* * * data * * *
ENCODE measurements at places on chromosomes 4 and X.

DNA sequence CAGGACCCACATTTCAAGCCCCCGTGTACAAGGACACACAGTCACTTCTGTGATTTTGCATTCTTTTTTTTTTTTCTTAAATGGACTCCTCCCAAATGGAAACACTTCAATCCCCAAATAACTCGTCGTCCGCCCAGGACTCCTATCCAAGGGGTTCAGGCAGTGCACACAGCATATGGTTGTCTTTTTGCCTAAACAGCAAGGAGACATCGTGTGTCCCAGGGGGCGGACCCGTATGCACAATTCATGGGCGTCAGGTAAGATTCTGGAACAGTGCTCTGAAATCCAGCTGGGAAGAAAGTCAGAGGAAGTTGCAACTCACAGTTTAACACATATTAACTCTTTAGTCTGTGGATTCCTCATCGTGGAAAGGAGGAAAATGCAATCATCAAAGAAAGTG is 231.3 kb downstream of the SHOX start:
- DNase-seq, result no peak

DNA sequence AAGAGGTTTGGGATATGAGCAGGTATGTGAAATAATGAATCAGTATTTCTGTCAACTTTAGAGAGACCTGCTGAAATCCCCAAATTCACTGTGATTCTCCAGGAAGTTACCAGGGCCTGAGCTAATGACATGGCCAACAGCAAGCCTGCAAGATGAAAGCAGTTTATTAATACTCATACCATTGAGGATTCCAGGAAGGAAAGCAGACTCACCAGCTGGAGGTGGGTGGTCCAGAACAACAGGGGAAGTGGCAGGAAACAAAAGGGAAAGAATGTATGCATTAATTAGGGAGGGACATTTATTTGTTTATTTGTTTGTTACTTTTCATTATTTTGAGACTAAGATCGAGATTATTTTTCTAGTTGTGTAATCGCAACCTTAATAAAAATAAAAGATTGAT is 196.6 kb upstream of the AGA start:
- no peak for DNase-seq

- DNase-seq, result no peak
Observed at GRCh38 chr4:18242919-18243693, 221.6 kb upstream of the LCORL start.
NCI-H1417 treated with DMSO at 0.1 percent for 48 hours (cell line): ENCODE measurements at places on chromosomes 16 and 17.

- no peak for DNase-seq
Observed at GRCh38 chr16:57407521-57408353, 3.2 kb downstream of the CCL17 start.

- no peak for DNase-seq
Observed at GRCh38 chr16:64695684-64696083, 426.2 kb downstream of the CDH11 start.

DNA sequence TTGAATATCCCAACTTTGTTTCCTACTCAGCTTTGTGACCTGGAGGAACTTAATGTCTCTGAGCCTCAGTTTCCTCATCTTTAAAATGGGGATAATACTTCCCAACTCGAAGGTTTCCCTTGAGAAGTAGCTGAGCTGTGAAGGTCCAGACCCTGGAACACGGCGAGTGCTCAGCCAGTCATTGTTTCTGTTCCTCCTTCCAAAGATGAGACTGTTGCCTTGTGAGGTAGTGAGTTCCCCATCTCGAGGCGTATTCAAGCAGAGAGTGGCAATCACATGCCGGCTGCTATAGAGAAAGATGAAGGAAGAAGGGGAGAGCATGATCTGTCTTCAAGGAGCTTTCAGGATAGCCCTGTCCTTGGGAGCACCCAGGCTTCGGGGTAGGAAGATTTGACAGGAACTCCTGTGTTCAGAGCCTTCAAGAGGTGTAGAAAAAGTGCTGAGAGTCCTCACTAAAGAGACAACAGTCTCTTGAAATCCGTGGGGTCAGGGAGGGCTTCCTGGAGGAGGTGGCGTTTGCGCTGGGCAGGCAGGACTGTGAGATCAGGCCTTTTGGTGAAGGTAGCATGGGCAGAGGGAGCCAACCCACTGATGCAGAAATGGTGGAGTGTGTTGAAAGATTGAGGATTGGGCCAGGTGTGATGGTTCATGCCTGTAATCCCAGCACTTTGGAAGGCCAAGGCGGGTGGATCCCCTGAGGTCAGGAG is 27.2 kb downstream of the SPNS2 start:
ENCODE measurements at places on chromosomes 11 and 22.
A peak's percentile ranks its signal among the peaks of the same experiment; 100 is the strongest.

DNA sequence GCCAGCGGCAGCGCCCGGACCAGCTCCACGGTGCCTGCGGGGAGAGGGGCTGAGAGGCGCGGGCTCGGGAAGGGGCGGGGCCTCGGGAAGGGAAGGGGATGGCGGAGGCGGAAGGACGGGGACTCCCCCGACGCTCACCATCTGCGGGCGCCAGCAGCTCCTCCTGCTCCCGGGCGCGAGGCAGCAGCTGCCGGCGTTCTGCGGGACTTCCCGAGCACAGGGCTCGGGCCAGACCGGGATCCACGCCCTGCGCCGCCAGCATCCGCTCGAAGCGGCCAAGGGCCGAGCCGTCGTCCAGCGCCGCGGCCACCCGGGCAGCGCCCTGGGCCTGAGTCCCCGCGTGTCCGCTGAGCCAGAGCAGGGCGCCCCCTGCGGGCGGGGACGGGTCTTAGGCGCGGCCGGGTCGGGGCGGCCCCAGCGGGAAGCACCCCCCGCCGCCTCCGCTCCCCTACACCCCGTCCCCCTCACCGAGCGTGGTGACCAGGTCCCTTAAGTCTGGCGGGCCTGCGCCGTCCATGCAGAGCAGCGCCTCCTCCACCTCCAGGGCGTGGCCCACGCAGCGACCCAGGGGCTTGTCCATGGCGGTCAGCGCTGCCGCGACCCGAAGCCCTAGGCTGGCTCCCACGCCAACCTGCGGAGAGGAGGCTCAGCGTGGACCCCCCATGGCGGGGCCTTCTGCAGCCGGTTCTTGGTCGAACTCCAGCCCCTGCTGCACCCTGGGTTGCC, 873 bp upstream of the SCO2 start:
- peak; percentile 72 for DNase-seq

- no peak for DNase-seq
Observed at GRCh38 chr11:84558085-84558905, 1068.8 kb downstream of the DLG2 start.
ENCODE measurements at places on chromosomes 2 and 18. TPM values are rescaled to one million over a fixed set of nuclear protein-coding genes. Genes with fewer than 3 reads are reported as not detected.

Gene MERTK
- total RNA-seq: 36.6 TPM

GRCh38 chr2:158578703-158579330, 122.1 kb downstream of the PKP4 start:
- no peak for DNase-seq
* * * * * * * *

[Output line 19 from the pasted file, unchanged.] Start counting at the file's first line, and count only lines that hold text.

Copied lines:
Observed at GRCh38 chr11:84558085-84558905, 1068.8 kb downstream of the DLG2 start.